Global Ministries Statement on Human Rights for All People

United Methodists are increasingly aware of the violation of human rights through the criminalization of homosexuality in countries such as Uganda, Nigeria, Russia, and India. These unjust measures reflect a concerning trend as reports indicate that five countries make homosexuality a capital offense, and imprisonment is possible in 66 countries.

This kind of legislation predictably is leading to increased marginalization, harassment, and exploitation in our global civil society. Whatever our understanding of sexual orientation, the criminalization of homosexuality is not compatible with the United Methodist Social Principles including the one that states that basic rights and civil liberties are “due all persons…regardless of sexual orientation” (BOD par. 162J).

As part of a church with a strong commitment to the full human rights of all people in all societies and under all forms of government (BOD, par. 164A), the General Board of Global Ministries supports the human rights of those being oppressed and threatened on the basis of their sexual orientation. Two of Global Ministries’ goals are to alleviate human suffering and to seek justice, freedom, and peace. Recognizing our role as a global mission organization that has a history of speaking up and condemning persecution, the General Board of Global Ministries:

  1. Reminds all United Methodists of our church’s strong insistence on the fundamental rights and sacred worth (BOD, par. 161F) of all persons in all places;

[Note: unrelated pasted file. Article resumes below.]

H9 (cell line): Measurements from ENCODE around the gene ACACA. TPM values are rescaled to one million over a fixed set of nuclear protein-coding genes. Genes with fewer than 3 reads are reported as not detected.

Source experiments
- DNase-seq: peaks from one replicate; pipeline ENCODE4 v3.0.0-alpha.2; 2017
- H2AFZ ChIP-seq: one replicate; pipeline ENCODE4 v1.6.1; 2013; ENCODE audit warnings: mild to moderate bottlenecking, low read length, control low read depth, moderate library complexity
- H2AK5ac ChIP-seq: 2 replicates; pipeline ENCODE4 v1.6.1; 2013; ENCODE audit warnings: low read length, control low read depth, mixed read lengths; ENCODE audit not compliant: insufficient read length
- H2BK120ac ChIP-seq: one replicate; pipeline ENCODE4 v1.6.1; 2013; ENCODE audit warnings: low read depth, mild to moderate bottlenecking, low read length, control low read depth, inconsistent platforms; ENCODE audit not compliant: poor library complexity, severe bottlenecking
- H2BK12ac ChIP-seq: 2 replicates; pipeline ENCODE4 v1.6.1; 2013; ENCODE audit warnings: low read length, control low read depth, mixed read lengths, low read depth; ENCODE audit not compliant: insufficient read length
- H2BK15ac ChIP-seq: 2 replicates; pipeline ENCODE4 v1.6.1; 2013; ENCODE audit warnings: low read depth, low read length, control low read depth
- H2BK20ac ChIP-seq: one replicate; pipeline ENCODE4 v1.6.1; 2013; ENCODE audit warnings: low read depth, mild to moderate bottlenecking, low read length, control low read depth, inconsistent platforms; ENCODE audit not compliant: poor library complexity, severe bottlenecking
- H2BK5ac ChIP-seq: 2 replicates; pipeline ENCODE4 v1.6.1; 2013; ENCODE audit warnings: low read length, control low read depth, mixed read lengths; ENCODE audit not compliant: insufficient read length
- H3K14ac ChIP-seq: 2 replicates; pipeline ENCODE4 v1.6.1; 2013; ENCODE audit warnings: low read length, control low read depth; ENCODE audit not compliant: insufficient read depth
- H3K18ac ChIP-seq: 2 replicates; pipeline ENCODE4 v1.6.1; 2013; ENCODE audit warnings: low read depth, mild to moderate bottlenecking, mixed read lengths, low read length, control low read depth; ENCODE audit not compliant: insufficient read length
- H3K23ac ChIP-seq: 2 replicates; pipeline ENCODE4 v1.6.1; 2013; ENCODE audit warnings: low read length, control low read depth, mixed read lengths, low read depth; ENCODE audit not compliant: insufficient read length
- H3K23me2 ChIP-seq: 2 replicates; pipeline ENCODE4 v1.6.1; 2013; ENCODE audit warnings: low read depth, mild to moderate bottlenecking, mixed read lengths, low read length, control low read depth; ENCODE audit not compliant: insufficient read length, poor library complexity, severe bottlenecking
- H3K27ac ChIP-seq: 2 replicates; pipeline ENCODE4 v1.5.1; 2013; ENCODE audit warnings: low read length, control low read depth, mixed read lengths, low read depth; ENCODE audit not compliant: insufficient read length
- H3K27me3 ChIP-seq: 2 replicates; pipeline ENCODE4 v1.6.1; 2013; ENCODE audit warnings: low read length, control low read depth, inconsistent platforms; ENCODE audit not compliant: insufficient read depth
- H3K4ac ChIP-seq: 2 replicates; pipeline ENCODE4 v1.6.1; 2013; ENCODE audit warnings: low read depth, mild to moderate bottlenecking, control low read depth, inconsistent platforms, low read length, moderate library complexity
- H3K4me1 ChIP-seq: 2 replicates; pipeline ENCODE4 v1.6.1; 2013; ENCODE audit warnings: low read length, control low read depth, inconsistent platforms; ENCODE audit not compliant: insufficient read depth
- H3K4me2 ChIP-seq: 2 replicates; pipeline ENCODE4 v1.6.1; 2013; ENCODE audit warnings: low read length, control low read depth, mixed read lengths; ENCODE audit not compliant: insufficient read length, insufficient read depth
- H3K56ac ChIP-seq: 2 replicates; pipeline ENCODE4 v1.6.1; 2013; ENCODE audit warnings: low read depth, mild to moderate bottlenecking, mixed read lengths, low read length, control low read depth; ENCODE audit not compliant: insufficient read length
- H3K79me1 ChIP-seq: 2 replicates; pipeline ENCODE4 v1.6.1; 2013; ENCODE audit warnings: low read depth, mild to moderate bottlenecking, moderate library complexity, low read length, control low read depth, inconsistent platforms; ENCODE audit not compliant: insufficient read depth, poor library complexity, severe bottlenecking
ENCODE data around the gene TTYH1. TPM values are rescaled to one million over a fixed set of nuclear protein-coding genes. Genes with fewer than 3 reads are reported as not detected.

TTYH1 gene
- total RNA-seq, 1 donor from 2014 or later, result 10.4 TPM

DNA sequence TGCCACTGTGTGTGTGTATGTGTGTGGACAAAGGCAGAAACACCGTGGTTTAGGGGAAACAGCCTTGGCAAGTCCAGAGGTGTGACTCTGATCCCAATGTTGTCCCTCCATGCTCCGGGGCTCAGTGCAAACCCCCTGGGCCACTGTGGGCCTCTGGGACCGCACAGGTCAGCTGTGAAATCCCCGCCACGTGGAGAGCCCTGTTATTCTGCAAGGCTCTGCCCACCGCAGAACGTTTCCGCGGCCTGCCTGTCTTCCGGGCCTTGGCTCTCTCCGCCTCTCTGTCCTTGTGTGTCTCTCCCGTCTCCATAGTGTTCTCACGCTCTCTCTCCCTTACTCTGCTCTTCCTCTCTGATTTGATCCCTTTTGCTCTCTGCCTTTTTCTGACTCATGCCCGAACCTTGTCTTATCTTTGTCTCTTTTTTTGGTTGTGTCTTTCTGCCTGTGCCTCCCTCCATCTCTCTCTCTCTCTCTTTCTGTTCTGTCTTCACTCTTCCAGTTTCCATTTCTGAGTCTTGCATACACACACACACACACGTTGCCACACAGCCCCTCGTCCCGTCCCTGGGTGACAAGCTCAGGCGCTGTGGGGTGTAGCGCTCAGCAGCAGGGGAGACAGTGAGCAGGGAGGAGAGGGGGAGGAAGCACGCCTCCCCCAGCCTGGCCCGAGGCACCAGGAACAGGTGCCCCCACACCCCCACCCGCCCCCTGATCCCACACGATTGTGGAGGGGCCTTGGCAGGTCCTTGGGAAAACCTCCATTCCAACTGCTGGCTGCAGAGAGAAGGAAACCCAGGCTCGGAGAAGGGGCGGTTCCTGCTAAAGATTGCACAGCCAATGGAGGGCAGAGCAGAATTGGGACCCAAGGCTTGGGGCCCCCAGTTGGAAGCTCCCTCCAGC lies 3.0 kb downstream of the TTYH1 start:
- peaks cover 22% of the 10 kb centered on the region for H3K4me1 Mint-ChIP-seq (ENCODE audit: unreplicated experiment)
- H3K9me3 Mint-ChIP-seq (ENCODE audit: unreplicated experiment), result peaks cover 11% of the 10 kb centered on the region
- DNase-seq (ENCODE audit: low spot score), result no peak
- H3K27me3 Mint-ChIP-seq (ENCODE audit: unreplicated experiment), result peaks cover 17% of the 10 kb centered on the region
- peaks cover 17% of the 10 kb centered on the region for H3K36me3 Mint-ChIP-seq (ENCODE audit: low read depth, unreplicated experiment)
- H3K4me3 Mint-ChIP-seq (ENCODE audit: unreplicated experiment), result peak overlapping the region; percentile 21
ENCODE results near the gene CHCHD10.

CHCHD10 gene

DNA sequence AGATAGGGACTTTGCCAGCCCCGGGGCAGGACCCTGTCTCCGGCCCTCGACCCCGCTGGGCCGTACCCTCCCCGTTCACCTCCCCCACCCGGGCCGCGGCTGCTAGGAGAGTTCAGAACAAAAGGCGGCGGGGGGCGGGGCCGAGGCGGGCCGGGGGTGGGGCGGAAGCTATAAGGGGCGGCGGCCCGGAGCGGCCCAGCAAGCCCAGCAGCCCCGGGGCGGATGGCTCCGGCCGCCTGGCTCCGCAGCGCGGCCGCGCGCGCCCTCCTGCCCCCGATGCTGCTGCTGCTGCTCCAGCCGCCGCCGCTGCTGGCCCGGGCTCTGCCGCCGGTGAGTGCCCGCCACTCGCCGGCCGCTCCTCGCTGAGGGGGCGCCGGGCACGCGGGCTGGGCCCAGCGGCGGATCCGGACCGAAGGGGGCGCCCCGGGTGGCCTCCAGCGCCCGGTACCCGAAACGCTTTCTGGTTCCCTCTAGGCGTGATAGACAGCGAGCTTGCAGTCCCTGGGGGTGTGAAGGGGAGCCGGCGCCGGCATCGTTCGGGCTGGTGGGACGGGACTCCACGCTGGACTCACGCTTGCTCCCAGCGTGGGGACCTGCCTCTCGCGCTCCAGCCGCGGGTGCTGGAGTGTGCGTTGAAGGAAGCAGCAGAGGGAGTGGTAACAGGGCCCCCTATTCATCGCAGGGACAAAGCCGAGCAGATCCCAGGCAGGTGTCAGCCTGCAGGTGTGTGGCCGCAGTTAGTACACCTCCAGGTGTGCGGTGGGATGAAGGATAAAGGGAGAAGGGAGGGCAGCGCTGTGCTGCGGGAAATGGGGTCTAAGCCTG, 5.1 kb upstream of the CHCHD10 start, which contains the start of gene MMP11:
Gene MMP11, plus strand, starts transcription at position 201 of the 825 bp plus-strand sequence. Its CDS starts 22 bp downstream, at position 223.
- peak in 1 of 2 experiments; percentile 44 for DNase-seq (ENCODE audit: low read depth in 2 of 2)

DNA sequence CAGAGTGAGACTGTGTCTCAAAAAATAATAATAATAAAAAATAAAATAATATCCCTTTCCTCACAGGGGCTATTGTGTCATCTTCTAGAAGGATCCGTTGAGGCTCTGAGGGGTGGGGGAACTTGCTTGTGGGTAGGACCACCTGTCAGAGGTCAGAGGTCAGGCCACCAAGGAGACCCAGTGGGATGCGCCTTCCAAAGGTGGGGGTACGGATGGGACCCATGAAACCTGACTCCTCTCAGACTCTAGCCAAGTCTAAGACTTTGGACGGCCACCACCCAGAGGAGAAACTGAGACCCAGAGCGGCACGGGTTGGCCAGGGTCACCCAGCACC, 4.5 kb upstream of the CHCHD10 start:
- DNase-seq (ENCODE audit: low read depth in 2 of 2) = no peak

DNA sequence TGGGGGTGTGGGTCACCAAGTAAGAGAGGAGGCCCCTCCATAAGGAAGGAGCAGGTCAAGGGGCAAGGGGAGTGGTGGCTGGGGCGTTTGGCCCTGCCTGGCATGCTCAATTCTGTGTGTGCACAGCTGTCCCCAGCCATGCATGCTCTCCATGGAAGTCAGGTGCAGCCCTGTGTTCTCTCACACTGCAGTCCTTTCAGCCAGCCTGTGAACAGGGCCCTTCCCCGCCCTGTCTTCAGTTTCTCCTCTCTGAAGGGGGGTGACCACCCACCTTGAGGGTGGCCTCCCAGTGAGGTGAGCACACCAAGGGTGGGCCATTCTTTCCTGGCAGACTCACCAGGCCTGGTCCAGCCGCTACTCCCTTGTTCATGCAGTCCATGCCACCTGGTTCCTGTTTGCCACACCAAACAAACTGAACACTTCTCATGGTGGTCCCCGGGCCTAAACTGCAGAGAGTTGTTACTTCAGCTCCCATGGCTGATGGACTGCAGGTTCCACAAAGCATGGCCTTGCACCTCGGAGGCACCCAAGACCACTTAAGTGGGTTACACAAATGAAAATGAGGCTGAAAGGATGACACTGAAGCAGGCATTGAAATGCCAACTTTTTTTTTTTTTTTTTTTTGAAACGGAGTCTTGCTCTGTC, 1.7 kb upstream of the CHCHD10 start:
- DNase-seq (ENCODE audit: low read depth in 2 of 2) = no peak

2. Urges all United Methodists to advocate for full human and civil rights in their respective countries and on the international level; asking ourselves how we can best protect our family members and neighbors from unjust treatment;
  3. Requests all United Methodists to pray for the victims of repression and deprivation; to pray that all political and economic systems will respect and advocate human rights for all, and to pray for civil discourse on ways to achieve peaceful reconciliation when ethical concepts are in disagreement.

Respect for human rights enhances and extends our Christian opportunities to share the love of God through mission and ministry.

Bishop Hope Morgan Ward, President

Thomas G. Kemper, General Secretary

Media contact: Melissa Hinnen, Director of Public Information 212.870.3833


Like what you're reading?  United Methodist Communications is celebrating 80 years of ministry! Your support ensures the latest denominational news, dynamic stories and informative articles will continue to connect our global community.  Make a tax-deductible donation at ResourceUMC.org/GiveUMCom.

Sign up for our newsletter!

umnews-subscriptions
Racism
The Rev. Reginald E. Lee. Photo courtesy of the South Carolina Conference.

A birthday letter to Martin Luther King Jr.

On the occasion of the 92nd birthday of the Rev. Martin Luther King Jr., the Rev. Reginald Lee, pastor of Mt. Zion United Methodist Church, penned a birthday letter to the civil rights icon.
Racism
M. Garlinda Burton. Photo courtesy of M. Garlinda Burton.

The content of our character

Leading into Martin Luther King Jr. Day, Religion and Race top executive calls for the church to address its institutional racism.
Social Concerns
Wisconsin Conference Bishop Hee-Soo Jung. Photo by Kathleen Barry, United Methodist Communications.

My pursuit and dreams of Korean peace

More than 70 years since Korea split into North and South, Bishop Hee-Soo Jung still dreams of reunification for his homeland.